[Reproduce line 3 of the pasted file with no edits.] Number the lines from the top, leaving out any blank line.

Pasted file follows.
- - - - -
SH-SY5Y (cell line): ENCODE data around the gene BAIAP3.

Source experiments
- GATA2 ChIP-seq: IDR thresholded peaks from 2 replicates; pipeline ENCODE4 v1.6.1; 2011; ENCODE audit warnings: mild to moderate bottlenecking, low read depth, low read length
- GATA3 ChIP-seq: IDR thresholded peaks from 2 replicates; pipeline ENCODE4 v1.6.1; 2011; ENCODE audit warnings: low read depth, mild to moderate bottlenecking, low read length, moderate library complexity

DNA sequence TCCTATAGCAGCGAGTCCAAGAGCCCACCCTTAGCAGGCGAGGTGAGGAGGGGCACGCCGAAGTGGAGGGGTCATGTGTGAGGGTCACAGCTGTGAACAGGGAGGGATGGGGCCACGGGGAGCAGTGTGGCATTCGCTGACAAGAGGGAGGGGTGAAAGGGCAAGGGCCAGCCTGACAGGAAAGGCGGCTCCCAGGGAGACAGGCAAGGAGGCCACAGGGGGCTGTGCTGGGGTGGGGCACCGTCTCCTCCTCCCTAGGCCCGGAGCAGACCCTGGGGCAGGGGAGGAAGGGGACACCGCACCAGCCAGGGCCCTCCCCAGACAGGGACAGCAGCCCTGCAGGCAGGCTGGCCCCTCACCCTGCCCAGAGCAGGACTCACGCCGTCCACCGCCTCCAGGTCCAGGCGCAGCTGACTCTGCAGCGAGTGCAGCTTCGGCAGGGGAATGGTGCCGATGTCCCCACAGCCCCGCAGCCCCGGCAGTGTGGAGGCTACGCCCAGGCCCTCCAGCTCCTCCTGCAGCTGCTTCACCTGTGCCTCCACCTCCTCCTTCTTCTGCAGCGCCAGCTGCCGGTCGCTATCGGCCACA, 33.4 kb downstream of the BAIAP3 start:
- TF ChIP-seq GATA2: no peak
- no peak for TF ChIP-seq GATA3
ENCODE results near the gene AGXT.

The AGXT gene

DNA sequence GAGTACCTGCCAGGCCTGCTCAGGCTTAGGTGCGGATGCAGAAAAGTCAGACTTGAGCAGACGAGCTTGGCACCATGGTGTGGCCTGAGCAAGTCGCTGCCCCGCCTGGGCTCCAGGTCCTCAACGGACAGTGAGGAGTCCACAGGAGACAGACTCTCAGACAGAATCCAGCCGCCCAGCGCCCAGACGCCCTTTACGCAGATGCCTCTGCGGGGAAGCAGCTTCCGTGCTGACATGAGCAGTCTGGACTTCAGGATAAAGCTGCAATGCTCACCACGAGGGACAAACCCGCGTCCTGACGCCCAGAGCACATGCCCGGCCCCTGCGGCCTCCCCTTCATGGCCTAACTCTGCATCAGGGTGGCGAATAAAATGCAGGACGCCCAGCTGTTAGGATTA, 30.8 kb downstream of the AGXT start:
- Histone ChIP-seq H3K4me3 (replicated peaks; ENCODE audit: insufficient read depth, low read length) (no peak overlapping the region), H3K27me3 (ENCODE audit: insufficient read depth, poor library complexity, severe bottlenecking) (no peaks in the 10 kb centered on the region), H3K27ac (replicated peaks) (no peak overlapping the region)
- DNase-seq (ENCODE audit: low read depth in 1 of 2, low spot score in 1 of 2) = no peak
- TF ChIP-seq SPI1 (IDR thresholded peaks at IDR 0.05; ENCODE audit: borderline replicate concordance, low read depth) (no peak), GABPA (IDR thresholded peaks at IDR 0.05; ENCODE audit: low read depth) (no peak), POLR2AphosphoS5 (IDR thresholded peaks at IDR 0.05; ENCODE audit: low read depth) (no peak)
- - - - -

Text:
- GATA2 ChIP-seq: IDR thresholded peaks from 2 replicates; pipeline ENCODE4 v1.6.1; 2011; ENCODE audit warnings: mild to moderate bottlenecking, low read depth, low read length